At one point, Randy parked the van along a gravel road so we could watch a couple baling hay. Not with a massive tractor and baler, but with a small tractor and an old-fashioned baler spitting out rectangular bales. Just like we remember from the farm. When the tractor reached the end of the field, the lean farmer leapt off the trailer and headed toward us.

 

 

“You looking for work?” he joked. We told him we’d pass, that we were former farm kids who understood the hard work of baling hay.

 

 

 

 

We continued on toward New Prague then, winding our way to the bier hall, then to a nearby park for a short walk before taking backroads home,

 

 

 

 

past another farmer baling hay and an aged barn with a new metal roof and a sturdy rock foundation.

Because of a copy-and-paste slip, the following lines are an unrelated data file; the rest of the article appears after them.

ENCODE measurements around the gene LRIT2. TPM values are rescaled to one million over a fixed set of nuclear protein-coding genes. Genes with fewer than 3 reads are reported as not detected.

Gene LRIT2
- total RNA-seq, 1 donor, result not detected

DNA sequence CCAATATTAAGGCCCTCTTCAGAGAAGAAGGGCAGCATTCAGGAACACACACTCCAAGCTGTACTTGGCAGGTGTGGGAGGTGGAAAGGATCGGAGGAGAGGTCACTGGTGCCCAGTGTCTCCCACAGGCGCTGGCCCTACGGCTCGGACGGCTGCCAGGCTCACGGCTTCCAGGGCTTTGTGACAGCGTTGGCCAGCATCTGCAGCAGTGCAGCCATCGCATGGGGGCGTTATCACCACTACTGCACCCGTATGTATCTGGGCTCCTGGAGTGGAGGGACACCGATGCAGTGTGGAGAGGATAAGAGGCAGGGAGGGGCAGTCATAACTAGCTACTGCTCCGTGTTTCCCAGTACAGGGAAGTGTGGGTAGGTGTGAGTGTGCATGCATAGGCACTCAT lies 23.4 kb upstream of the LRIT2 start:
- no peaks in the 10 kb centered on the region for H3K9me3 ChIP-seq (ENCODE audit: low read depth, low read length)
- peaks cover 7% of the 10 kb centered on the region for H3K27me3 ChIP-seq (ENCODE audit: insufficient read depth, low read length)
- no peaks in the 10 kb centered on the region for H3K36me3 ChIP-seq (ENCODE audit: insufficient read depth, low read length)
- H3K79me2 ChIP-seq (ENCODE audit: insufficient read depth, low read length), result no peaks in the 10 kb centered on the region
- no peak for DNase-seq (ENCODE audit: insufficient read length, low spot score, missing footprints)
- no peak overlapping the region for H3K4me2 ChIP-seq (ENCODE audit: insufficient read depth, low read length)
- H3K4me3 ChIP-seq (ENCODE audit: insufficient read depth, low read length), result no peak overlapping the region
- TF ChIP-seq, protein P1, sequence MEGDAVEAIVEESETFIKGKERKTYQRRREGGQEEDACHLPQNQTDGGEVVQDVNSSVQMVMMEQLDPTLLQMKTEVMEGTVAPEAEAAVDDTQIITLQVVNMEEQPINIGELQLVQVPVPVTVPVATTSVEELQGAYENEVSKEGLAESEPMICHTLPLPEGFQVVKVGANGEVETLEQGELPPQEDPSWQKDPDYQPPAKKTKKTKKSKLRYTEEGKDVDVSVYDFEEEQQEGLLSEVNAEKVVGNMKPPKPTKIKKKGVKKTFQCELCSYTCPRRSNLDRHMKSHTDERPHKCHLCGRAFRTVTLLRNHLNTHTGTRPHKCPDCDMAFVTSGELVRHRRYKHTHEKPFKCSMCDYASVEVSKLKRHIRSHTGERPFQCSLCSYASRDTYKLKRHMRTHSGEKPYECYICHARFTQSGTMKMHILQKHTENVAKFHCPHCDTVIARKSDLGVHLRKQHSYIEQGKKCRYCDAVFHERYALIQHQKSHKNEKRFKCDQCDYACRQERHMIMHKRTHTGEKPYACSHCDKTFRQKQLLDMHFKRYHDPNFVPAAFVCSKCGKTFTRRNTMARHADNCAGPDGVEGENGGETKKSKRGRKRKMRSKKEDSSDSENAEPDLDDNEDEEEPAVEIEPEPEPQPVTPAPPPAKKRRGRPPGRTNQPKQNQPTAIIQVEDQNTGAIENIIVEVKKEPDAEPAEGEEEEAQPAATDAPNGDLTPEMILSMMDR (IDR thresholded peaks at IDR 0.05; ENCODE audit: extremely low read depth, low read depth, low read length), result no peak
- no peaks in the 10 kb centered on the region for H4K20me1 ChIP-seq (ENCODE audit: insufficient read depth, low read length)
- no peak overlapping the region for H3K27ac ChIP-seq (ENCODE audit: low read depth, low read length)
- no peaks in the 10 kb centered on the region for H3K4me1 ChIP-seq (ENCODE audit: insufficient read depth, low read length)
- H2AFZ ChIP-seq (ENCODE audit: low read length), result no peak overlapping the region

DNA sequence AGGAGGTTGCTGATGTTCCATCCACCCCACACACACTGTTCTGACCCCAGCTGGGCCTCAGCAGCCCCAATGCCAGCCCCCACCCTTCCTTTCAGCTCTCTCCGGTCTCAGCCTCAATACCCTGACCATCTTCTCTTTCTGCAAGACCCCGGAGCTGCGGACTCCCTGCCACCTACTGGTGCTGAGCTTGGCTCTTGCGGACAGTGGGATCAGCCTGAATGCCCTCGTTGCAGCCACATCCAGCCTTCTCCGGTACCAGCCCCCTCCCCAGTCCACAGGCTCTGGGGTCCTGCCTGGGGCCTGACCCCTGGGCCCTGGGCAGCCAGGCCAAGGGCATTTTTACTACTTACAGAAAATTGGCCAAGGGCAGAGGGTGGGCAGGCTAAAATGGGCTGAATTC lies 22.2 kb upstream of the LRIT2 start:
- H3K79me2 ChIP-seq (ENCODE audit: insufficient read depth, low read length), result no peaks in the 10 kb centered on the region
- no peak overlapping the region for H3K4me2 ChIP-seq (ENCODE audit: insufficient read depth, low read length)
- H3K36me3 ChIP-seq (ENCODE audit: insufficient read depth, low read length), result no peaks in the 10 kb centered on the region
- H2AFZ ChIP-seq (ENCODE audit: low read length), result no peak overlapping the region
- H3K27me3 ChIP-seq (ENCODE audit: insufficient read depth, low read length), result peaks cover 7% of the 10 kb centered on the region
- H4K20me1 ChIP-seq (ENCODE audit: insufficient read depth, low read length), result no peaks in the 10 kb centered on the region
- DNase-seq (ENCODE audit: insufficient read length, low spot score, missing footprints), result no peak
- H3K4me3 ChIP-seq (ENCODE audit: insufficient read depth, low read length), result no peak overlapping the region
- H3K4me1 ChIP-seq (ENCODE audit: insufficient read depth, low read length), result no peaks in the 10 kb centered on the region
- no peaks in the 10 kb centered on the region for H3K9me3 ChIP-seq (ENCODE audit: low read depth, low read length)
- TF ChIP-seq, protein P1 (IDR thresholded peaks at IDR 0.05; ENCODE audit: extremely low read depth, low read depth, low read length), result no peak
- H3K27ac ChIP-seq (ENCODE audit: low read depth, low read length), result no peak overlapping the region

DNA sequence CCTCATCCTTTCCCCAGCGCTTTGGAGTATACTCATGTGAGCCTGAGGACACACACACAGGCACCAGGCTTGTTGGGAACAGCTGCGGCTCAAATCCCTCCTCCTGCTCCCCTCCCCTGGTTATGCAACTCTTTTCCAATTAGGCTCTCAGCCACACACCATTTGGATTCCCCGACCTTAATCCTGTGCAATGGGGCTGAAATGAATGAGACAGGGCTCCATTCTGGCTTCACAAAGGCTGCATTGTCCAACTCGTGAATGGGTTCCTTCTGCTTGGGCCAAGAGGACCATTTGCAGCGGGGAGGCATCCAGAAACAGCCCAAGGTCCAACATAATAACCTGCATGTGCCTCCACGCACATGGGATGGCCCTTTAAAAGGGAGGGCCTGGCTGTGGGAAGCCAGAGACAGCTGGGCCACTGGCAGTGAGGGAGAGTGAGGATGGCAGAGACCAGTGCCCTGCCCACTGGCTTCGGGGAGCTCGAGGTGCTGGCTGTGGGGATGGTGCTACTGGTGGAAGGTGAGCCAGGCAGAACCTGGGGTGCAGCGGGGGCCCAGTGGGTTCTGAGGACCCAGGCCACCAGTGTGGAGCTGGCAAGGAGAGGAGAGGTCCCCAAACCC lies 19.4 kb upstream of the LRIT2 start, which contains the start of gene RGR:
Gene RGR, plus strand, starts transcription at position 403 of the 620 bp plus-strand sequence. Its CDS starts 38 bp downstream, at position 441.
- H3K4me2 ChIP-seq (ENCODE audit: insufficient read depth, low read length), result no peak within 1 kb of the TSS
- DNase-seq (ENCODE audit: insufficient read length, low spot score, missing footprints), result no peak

I noted then that we should drive these roads again when autumn hues colored the hilly landscape somewhere between New Prague and Faribault. That would be now.

TELL ME: Do you drive backroads? If yes, where and what have you seen?

© Copyright 2018 Audrey Kletscher Helbling

 

The season of harvest in southwestern Minnesota October 2, 2018

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THE FARMER IN THE HOODED sweatshirt and jeans motions from atop the combine to the trucker across the field. He’s ready to unload just picked corn into the grain truck late on a Sunday morning near Sleepy Eye.

 

 

Scenes like this repeat throughout southern Minnesota as the fall harvest is underway. I embrace this season as much for the memories as for the sights, sounds and smells.

 

 

 

 

The farm-raised girl in me emerges, vicariously experiencing the harvest through a camera lens.

 

 

 

 

I feel this intense desire to return to the land every autumn. And last weekend an annual horseradish making party with extended family took me back to my home county of Redwood. Along the route there and back, I documented the harvest. It is the closest I come now to being part of the process of bringing in the corn and soybeans.